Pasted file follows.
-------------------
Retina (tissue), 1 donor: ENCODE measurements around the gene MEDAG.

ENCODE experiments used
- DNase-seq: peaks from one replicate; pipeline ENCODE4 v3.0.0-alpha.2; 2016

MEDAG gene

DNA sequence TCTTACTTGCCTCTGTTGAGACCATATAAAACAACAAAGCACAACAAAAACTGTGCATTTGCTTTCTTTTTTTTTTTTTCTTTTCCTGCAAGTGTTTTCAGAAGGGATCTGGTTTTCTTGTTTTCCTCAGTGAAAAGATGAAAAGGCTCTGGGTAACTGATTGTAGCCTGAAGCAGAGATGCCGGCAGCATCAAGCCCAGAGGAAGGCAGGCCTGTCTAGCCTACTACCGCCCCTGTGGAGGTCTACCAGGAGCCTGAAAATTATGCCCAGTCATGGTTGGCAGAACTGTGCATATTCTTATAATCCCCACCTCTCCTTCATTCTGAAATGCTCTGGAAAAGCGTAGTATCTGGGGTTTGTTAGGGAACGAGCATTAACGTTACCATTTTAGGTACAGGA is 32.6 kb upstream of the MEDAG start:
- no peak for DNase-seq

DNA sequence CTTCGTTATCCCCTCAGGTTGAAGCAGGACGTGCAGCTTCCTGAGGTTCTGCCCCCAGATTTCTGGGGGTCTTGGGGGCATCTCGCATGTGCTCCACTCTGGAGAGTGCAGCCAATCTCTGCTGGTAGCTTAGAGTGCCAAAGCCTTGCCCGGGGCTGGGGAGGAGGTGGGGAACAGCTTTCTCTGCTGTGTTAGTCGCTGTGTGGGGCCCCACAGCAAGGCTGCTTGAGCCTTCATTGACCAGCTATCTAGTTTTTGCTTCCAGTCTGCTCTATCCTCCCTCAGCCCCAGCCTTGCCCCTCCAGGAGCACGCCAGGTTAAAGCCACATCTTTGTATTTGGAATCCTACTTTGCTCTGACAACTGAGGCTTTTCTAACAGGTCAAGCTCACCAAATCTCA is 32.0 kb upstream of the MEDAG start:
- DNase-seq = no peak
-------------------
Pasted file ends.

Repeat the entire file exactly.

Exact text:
Retina (tissue), 1 donor: ENCODE measurements around the gene MEDAG.

ENCODE experiments used
- DNase-seq: peaks from one replicate; pipeline ENCODE4 v3.0.0-alpha.2; 2016

MEDAG gene

DNA sequence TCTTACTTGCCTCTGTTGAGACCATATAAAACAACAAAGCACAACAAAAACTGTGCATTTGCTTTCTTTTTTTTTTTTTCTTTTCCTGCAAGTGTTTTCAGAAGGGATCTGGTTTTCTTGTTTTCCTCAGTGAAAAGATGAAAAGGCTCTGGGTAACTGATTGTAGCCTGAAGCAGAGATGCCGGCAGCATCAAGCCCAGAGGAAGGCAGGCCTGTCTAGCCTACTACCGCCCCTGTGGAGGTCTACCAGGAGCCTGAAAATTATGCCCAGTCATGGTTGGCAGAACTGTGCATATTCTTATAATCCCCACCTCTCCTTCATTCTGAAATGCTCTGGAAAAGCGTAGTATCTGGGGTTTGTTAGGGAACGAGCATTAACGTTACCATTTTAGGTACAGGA is 32.6 kb upstream of the MEDAG start:
- no peak for DNase-seq

DNA sequence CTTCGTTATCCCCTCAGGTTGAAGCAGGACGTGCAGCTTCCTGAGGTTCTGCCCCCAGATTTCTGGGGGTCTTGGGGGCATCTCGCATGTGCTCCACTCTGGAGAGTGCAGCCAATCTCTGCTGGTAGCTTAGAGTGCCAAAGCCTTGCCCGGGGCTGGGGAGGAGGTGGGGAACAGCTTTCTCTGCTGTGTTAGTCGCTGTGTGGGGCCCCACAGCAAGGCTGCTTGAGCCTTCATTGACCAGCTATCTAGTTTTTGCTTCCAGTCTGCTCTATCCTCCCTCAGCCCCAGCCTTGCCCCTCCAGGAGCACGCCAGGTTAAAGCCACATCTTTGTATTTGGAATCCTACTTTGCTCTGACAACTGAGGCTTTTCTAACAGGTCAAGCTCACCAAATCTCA is 32.0 kb upstream of the MEDAG start:
- DNase-seq = no peak